OKLAHOMA CITY - 4-year-old Trevor DeSimone loves to help feed his family’s baby calves. Trevor was born with Down Syndrome but never slowed down until last spring.
“Last year, about March, he got where he wouldn't walk, or sit up or crawl, so I lived in the emergency room, trying to figure out what was wrong with him,” said Leslie DeSimone, his mother.
Leslie said the next few weeks were a blur until they finally got a diagnosis.
It was leukemia.
“It just turns your world upside down, completely upside down,” Leslie said.
“We have to take a lot of special precautions with kids with Down Syndrome,” said pediatric oncologist Dr. Chinni Pokola.
He said that’s because kids with Down Syndrome have higher infection risks and can only handle lower doses of chemotherapy drugs.
The cure rates are lower too, but that is constantly improving.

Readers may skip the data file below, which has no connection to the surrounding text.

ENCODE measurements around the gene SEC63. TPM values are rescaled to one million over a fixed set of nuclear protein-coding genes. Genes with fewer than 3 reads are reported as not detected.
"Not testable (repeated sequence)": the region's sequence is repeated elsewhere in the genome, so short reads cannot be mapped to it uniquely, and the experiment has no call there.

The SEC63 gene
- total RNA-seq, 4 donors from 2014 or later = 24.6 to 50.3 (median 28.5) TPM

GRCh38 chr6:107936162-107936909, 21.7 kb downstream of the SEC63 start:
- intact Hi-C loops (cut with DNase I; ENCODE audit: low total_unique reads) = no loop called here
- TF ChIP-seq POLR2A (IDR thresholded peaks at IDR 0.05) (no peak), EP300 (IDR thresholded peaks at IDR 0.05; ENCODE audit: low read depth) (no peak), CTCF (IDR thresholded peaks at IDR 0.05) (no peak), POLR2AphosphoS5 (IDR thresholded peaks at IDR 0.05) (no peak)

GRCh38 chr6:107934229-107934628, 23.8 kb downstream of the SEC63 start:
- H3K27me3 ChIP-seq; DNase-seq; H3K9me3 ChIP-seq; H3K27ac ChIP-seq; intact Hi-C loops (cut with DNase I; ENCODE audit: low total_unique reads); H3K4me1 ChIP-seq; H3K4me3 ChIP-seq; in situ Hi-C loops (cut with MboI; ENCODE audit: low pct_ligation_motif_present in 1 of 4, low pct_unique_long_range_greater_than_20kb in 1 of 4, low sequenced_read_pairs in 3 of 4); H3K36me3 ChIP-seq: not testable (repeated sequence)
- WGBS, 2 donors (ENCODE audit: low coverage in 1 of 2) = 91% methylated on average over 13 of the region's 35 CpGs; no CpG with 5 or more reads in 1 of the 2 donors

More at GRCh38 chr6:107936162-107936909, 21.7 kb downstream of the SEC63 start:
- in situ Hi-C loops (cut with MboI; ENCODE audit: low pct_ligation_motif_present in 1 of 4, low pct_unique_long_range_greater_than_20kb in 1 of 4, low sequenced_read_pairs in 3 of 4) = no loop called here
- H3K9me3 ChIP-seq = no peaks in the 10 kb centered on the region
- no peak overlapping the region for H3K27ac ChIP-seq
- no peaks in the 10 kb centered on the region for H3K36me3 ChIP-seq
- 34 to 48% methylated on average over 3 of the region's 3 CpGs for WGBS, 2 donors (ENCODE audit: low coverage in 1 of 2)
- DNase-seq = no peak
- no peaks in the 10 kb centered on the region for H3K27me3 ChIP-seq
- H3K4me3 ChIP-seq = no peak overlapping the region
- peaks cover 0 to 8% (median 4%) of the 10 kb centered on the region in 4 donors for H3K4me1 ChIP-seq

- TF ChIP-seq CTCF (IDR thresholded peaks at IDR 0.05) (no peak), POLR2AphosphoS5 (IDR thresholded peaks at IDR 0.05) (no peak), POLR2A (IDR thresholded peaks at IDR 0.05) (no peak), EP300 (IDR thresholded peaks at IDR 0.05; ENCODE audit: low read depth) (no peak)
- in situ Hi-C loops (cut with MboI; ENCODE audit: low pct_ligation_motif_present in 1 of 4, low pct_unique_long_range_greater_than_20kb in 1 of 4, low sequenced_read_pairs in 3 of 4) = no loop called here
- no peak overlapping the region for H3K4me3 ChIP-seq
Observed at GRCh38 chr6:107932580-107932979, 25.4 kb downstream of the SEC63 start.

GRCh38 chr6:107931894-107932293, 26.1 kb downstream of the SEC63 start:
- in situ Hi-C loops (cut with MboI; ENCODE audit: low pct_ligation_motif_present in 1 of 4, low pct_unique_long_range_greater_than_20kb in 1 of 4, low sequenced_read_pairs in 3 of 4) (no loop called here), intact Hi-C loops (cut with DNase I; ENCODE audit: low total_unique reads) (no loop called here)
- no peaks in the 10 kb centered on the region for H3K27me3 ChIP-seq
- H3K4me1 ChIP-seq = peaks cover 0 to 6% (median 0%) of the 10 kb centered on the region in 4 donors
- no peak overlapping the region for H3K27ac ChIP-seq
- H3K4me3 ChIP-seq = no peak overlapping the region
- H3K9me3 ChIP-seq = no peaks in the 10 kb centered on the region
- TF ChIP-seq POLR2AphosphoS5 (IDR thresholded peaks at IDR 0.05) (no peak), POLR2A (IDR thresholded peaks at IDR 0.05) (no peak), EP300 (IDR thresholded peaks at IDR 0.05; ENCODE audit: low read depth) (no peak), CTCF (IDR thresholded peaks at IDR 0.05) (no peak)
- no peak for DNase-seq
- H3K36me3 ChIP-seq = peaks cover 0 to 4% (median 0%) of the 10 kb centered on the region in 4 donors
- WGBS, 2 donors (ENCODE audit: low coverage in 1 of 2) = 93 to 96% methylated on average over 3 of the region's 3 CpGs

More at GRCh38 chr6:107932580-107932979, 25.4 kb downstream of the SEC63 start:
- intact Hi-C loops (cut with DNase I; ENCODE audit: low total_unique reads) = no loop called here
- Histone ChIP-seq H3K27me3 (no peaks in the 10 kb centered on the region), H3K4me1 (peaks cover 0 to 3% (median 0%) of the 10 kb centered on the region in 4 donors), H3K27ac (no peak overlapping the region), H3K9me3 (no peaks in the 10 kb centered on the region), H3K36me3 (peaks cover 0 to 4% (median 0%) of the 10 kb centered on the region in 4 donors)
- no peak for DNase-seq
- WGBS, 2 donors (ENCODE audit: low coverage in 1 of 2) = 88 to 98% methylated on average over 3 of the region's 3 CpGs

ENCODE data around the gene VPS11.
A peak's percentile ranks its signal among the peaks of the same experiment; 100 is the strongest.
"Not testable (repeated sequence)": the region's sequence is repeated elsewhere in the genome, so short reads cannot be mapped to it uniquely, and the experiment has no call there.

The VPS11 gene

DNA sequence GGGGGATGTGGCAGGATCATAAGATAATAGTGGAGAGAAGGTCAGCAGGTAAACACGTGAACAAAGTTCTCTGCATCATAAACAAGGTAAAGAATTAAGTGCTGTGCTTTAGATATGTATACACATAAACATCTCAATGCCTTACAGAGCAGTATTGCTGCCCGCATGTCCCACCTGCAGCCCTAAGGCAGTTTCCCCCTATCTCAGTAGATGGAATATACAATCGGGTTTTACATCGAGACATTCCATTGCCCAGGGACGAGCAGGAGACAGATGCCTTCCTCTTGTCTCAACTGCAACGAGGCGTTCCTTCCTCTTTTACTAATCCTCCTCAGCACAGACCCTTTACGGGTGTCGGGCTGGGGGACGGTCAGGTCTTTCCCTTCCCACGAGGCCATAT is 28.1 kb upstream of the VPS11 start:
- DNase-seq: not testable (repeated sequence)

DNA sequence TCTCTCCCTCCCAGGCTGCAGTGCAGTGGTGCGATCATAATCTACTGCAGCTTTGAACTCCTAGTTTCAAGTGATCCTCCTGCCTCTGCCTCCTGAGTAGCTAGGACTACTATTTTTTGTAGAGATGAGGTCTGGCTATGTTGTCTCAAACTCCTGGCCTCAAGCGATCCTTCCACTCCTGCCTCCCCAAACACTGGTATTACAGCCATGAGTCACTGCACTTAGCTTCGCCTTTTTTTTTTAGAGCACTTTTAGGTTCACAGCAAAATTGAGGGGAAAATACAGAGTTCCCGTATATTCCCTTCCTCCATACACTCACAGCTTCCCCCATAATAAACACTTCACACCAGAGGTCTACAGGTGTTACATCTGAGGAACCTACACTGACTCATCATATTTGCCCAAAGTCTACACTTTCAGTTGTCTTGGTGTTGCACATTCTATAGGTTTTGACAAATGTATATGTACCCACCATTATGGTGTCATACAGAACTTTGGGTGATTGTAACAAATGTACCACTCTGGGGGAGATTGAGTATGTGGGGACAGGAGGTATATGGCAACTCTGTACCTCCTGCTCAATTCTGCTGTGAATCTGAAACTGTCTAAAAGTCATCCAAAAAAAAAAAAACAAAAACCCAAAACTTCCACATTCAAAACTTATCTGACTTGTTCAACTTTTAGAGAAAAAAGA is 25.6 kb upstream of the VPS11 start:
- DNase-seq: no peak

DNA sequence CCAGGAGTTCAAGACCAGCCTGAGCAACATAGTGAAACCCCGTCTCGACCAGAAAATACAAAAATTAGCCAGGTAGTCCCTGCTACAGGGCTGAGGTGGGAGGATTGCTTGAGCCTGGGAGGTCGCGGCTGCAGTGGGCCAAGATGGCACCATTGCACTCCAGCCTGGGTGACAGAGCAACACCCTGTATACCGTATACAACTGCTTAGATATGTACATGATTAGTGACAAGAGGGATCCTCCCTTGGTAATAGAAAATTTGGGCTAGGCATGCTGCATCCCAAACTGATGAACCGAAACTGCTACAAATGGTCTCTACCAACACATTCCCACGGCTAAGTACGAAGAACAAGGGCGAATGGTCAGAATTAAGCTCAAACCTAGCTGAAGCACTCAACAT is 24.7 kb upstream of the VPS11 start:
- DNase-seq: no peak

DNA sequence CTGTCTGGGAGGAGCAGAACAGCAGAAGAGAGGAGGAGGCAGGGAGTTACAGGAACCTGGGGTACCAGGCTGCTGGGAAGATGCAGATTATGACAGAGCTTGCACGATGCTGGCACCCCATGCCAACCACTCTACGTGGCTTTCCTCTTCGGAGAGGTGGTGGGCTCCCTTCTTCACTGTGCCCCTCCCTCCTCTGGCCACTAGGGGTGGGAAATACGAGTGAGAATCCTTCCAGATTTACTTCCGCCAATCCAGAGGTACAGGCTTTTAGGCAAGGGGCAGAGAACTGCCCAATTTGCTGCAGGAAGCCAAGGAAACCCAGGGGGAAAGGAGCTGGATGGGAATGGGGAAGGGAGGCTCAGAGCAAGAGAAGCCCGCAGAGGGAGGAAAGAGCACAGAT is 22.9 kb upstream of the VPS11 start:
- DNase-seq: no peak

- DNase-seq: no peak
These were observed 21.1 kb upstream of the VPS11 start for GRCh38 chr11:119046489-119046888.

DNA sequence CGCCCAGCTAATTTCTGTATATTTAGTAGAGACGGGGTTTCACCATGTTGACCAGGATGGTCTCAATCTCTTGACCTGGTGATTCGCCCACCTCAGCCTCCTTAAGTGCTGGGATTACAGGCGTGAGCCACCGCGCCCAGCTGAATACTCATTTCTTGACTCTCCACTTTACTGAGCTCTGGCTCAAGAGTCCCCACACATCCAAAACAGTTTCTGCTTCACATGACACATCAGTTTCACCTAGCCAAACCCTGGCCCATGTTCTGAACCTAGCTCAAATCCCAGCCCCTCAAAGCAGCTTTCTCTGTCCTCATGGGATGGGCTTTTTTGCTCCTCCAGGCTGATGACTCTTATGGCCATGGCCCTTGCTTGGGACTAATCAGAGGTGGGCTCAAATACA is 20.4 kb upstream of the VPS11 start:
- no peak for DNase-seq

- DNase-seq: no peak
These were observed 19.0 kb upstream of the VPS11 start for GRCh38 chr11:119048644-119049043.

“With more recent oncology trials, which he's enrolled in, our cure rates have gone up. They are now only 10 points lower rather than 20-30 percent lower," Pokola said.
These days, Trevor is back on the go, walking the halls of Jimmy Everest Center for Cancer.
He’s doing much better and is meeting his milestones once again, although maintenance doses of chemotherapy stretch two years into his future.
His mother feels his treatment has been on target here at Jimmy Everest.
"They explain it to you on your level, because they'll give you words that are really long, and I’m looking at them, saying 'Can you shrink that to this?' And, they do," she said.
“My hopes are that he'll stay in remission and be a long-term survivor," Pokola said.
For now, the active boy wants to get back to playing with baby calves, kicking a soccer ball with his brothers and being a little boy with a lot of growing up to do.
If you’d like to help kids like Trevor, you can donate to cure cancer in Oklahoma’s children.
Go to JECFriends.org to contribute.